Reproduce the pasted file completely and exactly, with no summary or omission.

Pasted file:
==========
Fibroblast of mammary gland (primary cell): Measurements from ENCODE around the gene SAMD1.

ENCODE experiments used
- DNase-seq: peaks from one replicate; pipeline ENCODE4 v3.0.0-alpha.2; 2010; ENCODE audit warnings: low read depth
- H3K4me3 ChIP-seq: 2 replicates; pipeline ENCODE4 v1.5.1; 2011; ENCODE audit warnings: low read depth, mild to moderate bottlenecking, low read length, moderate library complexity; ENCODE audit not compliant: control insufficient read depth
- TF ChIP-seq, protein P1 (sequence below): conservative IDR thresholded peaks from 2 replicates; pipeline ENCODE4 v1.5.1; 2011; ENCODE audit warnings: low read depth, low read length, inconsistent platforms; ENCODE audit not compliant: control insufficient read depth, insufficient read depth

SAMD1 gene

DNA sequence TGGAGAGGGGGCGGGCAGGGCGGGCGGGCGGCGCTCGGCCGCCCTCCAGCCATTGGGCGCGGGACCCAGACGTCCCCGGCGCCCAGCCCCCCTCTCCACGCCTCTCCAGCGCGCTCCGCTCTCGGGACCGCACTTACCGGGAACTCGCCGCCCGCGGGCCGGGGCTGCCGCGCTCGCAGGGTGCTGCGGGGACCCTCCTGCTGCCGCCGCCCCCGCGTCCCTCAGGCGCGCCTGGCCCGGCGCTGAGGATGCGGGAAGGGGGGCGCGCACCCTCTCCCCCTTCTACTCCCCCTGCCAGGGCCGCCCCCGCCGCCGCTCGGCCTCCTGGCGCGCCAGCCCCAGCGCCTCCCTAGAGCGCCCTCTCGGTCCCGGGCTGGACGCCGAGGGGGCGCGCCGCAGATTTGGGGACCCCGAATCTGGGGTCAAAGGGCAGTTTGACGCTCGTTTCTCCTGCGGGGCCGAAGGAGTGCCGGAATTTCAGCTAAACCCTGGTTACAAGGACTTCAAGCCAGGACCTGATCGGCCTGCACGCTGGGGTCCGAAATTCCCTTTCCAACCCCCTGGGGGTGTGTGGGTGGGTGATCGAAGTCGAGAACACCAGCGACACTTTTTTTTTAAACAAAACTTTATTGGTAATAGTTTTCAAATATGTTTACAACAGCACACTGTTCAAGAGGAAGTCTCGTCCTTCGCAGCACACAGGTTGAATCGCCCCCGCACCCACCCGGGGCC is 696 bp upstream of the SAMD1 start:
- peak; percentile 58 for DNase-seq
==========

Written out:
Fibroblast of mammary gland (primary cell): Measurements from ENCODE around the gene SAMD1.

ENCODE experiments used
- DNase-seq: peaks from one replicate; pipeline ENCODE4 v3.0.0-alpha.2; 2010; ENCODE audit warnings: low read depth
- H3K4me3 ChIP-seq: 2 replicates; pipeline ENCODE4 v1.5.1; 2011; ENCODE audit warnings: low read depth, mild to moderate bottlenecking, low read length, moderate library complexity; ENCODE audit not compliant: control insufficient read depth
- TF ChIP-seq, protein P1 (sequence below): conservative IDR thresholded peaks from 2 replicates; pipeline ENCODE4 v1.5.1; 2011; ENCODE audit warnings: low read depth, low read length, inconsistent platforms; ENCODE audit not compliant: control insufficient read depth, insufficient read depth

SAMD1 gene

DNA sequence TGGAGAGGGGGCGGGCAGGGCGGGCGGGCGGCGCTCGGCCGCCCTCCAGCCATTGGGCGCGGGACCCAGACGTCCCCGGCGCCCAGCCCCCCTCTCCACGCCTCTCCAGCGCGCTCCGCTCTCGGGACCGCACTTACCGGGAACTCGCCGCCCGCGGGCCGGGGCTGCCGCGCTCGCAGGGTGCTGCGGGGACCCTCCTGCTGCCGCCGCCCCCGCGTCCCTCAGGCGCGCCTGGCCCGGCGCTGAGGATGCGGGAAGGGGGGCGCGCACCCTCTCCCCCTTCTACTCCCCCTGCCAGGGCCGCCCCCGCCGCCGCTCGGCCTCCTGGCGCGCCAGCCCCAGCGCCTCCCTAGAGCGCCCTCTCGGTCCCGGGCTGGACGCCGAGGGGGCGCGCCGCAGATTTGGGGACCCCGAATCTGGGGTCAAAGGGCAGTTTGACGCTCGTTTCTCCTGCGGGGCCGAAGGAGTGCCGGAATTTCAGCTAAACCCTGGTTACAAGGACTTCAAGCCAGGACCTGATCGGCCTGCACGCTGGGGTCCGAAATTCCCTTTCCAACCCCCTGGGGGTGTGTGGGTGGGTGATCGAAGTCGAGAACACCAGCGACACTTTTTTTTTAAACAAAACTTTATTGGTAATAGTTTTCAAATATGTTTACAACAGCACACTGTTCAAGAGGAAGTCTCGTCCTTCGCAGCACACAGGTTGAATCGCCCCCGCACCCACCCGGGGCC is 696 bp upstream of the SAMD1 start:
- peak; percentile 58 for DNase-seq